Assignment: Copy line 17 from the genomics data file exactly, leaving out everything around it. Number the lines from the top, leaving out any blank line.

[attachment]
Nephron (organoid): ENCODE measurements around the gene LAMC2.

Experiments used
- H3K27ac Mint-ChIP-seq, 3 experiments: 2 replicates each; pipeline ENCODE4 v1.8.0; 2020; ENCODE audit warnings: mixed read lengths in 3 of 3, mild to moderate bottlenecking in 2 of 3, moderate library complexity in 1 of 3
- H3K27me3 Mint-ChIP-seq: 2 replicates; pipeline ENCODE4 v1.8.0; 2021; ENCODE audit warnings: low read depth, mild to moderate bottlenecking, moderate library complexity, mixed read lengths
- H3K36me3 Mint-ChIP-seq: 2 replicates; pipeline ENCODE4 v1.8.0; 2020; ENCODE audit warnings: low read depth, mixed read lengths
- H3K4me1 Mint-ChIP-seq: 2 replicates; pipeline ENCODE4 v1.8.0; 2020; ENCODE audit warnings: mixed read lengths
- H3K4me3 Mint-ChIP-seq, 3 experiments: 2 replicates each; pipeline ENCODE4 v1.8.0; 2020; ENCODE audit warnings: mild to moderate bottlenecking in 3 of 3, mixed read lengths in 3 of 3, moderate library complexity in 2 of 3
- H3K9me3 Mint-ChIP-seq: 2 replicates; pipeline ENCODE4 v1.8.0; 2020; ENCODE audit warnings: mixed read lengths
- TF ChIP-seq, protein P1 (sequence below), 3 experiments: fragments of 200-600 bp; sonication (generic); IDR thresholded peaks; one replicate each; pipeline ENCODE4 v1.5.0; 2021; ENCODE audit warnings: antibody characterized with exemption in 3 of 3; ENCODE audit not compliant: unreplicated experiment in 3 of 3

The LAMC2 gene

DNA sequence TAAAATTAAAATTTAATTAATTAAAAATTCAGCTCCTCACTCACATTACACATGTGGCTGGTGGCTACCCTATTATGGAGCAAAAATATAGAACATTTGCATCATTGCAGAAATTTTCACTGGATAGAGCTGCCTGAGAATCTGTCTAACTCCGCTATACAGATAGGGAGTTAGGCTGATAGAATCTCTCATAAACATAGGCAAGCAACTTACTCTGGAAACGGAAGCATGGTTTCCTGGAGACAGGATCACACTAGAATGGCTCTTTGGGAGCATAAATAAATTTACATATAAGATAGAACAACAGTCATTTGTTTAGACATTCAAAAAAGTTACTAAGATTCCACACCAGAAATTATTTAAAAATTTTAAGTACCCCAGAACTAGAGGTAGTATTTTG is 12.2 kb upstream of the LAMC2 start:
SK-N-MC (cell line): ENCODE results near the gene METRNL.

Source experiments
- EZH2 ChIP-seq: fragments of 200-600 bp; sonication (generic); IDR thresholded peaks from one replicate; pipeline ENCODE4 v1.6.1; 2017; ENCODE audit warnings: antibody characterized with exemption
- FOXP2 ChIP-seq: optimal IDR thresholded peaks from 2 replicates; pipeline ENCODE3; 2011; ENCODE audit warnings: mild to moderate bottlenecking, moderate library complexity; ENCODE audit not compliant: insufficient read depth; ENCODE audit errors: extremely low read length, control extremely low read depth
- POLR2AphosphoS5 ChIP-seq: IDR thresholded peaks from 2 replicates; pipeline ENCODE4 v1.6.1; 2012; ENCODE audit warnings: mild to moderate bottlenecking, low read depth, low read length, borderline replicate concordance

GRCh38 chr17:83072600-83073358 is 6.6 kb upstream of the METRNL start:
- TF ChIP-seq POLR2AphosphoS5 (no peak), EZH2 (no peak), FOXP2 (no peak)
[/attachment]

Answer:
GRCh38 chr17:83072600-83073358 is 6.6 kb upstream of the METRNL start: